SPOTLIGHT: Rohan Kamdar: Lifestyle Tech Extraordinaire

Sunetra Senior Thursday 13th January 2022 02:10 EST

Rohan is the force behind Meshed: a highly sophisticated electronic masseuse. The innovative tech captures the professional experience of a real-life expert back massage in the form of a sleek chair: “every motion of a human pair of hands can be intimately replayed. Software that’s connected to the hardware further maps an individual surface to give bespoke massages as the machinery gets ‘to know’ the customer. As well as helping people repose, Meshed will help eliminate back pain.” Indeed, from being able to program the exact duration of time whether it is 20 mins or 2 whole hours, to the specific type of massage wanted – Swedish etc. – Meshed can deliver premium relaxation. The goal is to have the tech incorporated into every kind of chair so people can travel in interconnected physical luxury too: “we want Meshed available in offices, planes, cars and physiotherapy as well as the home. We would love to sell to a big automobile company to benefit as many customers as possible quickly.” 


 A modern-day Thomas Edison, Rohan also previously founded, Effie, a self-running iron which was eventually sold to Bosch. “Giants in the industry may approach you to buy because you have discovered something unique, valuably enhancing their existing product. This is mutually fiscally beneficial as a start-up. Either way, your product will be materialised and made available widely.” Rohan has always enjoyed big-picture thinking: “Usually, mechanical discoveries are incremental e.g., when trying to improve ironing, engineers may try to increase the pressure of the steam; I’ve always wanted to meet the customer’s fundamental need e.g., dispensing of the hassle of ironing altogether! Often new products on the market are a ‘better than nothing’ option but I want to give people the life-changing solution.” Going beyond solving the  so-called ‘pain point’ then this electrical engineer completely overturns it! 

“I’d love to continue to develop massage tech to help alleviate discomfort in other parts of the body too: the legs, head and feet. Let’s see where Meshed takes us: we’re still a growing start-up.” Rohan achieved a Masters in Electrical Engineering at Cambridge University, wanting to be an inventor from a young age: “my dad encouraged me to lay down a practical foundation explaining that there was no formal certificate in discovery! After completing my degree, I also worked for a product development consultancy designing products for the medical, industrial and consumer sectors. This ranged from creating industrial water meters and consumer face-care devices to thermal printers for medical in-vitro diagnostic machines. I needed this to achieve the grand imaginative breakthroughs of recent years. If I’d stayed in product development, perhaps I could be part of more diverse cutting-edge tech, but this way I’m able to create my own work, making a lasting individual impact. I enjoy gadgets that are dynamic and, above all, help elevate people’s lives.” Thus, Rohan not only demonstrates the nuances of contemporary discovery but also the universal mantra of millennial success: if you yourself can get excited by a service, this will at once move and be propagated by those around you. Sometimes the everyday is sublime.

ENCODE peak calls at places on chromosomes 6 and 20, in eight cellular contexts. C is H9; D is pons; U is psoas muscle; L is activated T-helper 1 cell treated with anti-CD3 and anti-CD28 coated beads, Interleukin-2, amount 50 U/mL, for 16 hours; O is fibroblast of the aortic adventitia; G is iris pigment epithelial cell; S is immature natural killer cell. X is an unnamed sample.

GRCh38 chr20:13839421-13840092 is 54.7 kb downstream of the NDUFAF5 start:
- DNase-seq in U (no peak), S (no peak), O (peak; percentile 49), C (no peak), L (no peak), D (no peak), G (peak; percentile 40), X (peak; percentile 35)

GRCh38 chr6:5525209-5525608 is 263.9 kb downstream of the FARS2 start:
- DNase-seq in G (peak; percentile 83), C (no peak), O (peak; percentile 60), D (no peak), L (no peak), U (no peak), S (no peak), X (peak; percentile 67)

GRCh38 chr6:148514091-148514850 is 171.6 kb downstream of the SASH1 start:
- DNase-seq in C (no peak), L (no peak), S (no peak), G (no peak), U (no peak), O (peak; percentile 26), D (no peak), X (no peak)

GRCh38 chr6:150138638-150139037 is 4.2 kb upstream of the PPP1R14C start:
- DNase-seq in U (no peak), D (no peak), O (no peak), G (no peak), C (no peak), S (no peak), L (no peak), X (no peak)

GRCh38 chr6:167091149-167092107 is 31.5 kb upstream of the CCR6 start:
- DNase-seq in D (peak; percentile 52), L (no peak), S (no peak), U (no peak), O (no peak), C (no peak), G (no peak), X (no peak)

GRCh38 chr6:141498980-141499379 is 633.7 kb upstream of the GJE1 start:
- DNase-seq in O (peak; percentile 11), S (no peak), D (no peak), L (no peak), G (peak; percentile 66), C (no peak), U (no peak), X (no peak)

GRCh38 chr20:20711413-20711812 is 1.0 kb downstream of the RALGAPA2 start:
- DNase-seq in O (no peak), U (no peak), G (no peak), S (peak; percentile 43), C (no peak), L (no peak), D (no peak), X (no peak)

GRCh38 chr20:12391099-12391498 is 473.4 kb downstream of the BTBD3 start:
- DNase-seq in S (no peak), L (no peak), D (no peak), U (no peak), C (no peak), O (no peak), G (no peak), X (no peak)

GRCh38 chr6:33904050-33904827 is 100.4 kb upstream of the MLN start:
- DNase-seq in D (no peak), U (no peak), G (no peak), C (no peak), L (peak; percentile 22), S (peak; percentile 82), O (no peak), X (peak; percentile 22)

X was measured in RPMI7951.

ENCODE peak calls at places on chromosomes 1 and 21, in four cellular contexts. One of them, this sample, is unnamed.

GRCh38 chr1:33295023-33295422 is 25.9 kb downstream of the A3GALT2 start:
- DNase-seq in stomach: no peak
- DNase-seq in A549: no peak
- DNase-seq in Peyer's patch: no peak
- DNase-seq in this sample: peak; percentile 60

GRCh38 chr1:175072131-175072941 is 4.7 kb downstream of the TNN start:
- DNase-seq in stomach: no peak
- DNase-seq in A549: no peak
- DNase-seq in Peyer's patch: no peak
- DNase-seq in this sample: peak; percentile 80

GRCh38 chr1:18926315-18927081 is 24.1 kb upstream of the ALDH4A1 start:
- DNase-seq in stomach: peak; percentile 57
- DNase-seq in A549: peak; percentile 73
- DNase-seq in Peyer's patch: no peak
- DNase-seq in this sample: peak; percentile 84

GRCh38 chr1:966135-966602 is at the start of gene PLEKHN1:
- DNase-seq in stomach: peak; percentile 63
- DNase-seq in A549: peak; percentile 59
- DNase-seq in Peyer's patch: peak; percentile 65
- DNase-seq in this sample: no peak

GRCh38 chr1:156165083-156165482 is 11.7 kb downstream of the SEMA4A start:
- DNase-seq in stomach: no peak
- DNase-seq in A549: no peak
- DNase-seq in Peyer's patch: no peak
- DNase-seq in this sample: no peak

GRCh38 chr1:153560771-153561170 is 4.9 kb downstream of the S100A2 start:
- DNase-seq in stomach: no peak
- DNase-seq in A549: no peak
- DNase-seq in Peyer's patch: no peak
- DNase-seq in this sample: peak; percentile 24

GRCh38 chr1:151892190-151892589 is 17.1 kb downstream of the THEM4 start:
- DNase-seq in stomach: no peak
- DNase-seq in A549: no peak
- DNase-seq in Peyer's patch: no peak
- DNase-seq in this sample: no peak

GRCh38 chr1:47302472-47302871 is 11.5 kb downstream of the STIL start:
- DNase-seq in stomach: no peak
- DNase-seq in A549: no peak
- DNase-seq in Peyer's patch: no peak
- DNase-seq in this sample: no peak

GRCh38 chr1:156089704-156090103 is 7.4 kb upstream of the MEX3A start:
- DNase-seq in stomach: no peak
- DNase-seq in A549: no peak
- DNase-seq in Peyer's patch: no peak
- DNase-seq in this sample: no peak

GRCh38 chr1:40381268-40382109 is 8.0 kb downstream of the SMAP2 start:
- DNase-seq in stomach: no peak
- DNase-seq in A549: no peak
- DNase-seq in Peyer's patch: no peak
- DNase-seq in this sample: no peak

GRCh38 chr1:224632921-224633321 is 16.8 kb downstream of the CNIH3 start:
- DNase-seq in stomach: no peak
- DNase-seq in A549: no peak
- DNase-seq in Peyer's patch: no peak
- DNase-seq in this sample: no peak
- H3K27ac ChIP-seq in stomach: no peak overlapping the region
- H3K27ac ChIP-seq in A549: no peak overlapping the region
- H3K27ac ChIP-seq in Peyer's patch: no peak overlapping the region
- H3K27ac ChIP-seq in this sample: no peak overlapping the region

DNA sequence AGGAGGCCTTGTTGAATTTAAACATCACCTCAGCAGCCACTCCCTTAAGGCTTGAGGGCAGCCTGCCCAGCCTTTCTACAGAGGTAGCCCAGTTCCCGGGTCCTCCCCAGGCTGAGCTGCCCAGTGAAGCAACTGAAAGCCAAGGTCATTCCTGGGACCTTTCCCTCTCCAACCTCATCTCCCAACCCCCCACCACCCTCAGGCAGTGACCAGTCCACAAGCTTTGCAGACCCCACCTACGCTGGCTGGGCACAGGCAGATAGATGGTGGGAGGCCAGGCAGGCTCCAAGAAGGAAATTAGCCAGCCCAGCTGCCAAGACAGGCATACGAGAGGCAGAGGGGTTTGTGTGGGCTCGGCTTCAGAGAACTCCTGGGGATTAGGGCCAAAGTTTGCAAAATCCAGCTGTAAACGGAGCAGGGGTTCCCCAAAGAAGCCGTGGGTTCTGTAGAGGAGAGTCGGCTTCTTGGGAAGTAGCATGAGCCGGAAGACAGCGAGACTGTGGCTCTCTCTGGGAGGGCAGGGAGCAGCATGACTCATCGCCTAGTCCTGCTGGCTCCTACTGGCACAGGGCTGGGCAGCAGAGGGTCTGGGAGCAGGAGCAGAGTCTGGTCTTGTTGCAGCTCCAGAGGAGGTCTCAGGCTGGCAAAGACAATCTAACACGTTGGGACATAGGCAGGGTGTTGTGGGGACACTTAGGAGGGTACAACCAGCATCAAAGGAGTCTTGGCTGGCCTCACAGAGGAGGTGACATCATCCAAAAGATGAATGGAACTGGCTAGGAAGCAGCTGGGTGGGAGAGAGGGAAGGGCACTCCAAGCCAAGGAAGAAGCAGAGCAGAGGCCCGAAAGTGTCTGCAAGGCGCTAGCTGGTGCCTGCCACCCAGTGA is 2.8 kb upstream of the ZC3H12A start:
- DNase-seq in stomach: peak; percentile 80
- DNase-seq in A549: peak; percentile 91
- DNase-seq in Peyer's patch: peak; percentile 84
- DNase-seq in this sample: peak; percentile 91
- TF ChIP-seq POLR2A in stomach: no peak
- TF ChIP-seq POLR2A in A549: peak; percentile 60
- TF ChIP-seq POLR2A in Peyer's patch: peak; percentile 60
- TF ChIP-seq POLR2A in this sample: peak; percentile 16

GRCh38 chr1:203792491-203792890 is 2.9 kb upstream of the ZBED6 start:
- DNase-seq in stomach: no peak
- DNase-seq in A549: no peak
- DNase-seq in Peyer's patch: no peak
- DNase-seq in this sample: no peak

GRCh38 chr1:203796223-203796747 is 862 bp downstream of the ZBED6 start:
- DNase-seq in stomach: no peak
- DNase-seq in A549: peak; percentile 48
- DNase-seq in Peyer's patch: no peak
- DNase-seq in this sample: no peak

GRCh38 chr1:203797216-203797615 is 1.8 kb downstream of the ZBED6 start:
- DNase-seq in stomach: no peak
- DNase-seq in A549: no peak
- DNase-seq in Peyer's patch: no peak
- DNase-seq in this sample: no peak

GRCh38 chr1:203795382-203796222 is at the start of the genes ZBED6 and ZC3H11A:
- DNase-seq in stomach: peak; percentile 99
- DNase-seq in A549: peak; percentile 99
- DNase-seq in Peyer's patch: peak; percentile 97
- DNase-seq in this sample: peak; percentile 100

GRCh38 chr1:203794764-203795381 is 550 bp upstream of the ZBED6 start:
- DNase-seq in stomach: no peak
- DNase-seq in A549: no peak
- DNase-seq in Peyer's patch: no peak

Your focus seems to be Domestic Luxury. Is that accurate? 

Perhaps in terms of generally what we do. However, we mainly focus on what’s user-friendly. I enjoy practical problem-solving that can be mass-manufactured. If we can drastically improve someone’s day to day, we will. As an electrical engineer, I approach this through physical means. However, most tech today is also material though we obsess about the digital and software e.g., Apple may have a lot of impressive apps but they are still operating through tangible laptops and phones etc. 

So, concept and pragmatism are one and the same. Do you think you’ll one day have a personal brand that represents your ethos? 

If it happens, the event will be gradual and organic. I don’t think you can realistically start out planning this. It’s best to focus on the current business and doing your best with that.  

You were likely into gadgets and gizmos from a young age. What were some favourites? 

Lego Connect! Also, any little robots that ran around and did. There’s a fine line between machines and AI and I enjoy exploring that too.  

What advice would you give to other techie visionaries who are starting out? 

It’s very simple logic that I was told: why you; why now? Yes, people may need a product but why should you build it at a certain moment in time. There could be valid personal reason e.g., domain expertise or being able to see something that others cannot.  

Another related piece of wisdom is asking if you should build something instead of prioritising whether you can. The order is crucial. It will save you a lot of pain down the line. Does your device solve a problem that people want to pay for e.g., with my automated iron, I knew people would pay for dry-cleaning and hire others to do the handy work for them? I had aunties at parties chase up my idea once I’d told them. I had a specific demographic. Knowing this allows you to confidently create and scale up appropriately. Bosch bought my patented tech. I needed to know it was wanted.  

Find out more about Meshed below… 



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